Galactorrhea is when your breasts make milk when you aren’t breastfeeding a baby. Both men and women can get galactorrhea.
The pituitary gland is a pea-sized bit of tissue at the bottom of your brain that makes hormones. Hormones are chemicals that stimulate other cells or tissues into action.
Prolactin is a hormone from your pituitary gland that causes your breasts to make milk. Prolactin normally increases in women who have just given birth, so they can breastfeed their baby. Too much prolactin causes your breasts to make milk even when you're not pregnant. Prolactin can even make a man's breasts produce milk.
The most common cause of galactorrhea in men and women is:
Other causes of having too much prolactin include:
Certain medicines (some high blood pressure medicines and birth control pills)
Underactive thyroid gland (hypothyroidism)
Certain lung cancers
Having too much prolactin also can affect sexual function and fertility in men and women.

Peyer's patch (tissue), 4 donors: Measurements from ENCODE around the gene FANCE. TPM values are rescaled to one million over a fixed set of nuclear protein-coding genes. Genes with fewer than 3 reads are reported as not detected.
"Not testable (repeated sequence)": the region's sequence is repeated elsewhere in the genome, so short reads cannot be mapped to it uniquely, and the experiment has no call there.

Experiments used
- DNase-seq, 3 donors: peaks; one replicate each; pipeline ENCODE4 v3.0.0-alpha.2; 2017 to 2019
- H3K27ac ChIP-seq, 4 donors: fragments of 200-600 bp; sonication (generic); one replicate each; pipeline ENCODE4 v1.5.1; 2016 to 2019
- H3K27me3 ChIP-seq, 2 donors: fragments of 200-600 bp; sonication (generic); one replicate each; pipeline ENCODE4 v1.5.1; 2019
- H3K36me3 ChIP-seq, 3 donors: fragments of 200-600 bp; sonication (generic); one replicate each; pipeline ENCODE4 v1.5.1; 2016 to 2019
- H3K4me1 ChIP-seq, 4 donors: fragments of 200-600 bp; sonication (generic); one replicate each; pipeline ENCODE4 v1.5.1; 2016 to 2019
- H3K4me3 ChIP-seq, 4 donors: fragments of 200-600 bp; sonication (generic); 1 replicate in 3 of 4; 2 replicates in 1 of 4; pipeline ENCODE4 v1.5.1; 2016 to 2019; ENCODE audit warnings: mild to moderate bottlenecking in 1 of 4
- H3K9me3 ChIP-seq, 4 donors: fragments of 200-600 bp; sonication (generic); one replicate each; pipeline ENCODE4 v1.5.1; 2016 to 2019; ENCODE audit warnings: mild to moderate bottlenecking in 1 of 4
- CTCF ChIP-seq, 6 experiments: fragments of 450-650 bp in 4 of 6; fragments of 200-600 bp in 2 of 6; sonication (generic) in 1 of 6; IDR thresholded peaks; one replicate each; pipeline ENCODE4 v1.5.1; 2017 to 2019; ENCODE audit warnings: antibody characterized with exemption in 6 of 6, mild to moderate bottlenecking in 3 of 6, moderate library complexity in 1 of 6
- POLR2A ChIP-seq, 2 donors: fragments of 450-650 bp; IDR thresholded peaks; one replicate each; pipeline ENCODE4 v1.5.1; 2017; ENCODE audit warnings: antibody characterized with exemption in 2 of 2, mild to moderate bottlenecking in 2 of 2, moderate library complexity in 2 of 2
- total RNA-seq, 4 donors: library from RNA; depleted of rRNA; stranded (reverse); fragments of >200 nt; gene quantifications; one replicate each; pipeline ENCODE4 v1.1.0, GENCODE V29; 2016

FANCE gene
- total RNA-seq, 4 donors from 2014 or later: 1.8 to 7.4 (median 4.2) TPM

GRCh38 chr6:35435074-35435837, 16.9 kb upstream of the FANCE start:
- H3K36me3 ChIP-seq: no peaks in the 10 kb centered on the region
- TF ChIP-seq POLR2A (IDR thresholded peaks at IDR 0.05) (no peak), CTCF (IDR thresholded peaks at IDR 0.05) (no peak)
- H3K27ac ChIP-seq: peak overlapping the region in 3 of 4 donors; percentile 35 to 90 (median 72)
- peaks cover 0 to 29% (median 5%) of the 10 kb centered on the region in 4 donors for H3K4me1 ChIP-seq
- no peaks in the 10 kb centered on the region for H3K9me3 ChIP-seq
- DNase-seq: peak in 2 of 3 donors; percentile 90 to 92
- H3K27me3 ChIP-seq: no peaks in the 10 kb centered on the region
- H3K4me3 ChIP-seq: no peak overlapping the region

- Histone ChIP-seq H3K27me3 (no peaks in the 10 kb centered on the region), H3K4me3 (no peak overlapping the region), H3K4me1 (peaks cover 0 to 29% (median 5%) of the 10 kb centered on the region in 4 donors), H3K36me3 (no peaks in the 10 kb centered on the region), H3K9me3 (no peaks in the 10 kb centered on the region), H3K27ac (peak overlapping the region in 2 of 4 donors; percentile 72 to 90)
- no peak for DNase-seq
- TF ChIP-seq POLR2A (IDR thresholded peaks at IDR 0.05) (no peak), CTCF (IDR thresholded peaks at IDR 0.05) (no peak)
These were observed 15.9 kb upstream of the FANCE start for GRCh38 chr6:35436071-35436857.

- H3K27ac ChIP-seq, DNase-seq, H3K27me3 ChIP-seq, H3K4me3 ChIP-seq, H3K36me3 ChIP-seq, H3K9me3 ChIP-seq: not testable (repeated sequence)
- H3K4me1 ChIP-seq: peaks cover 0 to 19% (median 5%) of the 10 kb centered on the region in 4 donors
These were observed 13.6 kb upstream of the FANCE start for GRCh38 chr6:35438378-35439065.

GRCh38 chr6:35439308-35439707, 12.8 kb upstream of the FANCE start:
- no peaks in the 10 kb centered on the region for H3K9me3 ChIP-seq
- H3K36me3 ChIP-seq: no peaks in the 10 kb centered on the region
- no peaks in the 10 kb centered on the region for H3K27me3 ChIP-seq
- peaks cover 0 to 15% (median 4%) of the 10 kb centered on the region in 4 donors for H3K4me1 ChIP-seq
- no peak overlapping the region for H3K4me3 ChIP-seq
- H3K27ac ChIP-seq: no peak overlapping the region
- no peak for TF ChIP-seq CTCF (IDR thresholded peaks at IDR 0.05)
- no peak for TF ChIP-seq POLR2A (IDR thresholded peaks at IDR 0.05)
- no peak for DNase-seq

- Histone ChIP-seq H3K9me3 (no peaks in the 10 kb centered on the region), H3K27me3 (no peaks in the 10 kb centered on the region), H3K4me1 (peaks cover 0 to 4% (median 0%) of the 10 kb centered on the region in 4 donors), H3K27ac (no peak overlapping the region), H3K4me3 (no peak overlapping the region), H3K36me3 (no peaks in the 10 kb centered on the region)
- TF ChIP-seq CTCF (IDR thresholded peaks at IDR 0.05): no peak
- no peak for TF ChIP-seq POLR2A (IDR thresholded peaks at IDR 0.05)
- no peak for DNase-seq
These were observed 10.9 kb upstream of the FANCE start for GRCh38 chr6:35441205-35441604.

In both women and men, a large tumor can press on nerves in the brain and cause headaches or partial blindness.
Doctors treat galactorrhea with:
Medicine to stop your pituitary gland from making prolactin
Surgery to remove a tumor, if you have one and if medicine doesn't work
Radiation therapy, if both medicine and surgery don't work
If your symptoms are mild and don't bother you, doctors may not treat your galactorrhea. You may need to take estrogen for low estrogen levels, and doctors will do follow-up CT scans or MRI each year to make sure your pituitary tumor isn't growing larger.